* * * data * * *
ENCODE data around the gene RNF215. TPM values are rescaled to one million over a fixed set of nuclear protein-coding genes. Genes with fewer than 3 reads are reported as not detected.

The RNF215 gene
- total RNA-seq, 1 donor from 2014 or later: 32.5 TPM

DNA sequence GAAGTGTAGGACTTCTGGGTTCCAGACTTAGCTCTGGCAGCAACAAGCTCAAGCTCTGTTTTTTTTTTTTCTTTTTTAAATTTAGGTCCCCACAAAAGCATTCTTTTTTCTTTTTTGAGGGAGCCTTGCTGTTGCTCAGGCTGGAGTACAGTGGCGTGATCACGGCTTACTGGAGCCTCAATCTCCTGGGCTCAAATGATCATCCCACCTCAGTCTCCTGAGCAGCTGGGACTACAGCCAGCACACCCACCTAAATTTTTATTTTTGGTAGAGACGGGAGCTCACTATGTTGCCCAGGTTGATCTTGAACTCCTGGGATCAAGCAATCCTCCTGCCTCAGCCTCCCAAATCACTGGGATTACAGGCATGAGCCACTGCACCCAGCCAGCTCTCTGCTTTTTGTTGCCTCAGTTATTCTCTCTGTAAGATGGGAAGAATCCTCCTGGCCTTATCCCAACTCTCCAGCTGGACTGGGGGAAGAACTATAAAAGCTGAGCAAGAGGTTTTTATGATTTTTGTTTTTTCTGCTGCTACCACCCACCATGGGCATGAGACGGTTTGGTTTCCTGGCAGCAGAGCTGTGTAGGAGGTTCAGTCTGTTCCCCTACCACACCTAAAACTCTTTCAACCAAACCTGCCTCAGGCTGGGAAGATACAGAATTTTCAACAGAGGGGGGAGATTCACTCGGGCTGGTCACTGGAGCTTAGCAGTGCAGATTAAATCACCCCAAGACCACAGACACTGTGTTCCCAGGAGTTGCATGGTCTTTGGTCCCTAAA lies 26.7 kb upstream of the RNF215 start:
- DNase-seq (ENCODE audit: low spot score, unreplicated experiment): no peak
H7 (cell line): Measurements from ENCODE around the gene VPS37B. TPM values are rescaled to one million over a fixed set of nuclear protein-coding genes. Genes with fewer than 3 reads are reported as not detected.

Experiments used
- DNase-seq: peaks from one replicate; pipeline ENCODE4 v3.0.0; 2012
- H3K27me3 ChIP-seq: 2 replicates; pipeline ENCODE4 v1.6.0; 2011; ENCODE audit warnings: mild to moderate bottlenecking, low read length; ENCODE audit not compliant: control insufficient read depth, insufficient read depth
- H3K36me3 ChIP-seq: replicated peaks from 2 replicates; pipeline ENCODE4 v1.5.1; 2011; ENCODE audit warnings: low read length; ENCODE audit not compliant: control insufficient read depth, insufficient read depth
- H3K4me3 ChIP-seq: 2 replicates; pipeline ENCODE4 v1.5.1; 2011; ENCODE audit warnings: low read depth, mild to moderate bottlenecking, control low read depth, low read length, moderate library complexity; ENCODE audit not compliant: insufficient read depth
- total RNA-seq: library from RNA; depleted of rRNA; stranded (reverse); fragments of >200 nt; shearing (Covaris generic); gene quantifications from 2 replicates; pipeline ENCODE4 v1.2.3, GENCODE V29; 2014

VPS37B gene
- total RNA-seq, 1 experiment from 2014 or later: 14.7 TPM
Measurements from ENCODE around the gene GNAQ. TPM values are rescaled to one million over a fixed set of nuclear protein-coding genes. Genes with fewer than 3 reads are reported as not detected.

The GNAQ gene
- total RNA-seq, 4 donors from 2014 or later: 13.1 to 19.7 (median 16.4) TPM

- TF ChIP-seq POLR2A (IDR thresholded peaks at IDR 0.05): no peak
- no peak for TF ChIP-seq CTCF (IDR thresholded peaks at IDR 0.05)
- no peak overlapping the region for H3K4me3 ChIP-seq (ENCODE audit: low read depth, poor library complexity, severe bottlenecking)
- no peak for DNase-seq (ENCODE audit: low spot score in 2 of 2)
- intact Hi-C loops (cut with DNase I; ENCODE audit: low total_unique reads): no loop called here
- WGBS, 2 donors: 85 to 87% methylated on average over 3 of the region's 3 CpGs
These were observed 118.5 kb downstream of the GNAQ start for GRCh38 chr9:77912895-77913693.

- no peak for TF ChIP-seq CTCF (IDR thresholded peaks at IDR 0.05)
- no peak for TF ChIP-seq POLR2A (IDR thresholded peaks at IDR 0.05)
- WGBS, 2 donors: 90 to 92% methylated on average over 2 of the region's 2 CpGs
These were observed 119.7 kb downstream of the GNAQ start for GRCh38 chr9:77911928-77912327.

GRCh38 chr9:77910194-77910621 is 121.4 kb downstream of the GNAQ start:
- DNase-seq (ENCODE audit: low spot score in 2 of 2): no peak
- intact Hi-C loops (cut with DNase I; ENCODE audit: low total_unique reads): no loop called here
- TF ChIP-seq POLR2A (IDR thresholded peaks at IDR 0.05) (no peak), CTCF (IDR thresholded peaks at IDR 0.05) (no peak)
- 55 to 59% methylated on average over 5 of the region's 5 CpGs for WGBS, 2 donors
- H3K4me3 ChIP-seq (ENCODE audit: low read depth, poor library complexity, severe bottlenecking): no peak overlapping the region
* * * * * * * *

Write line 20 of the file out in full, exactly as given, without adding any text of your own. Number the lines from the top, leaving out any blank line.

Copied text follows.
- no peak overlapping the region for H3K4me3 ChIP-seq (ENCODE audit: low read depth, poor library complexity, severe bottlenecking)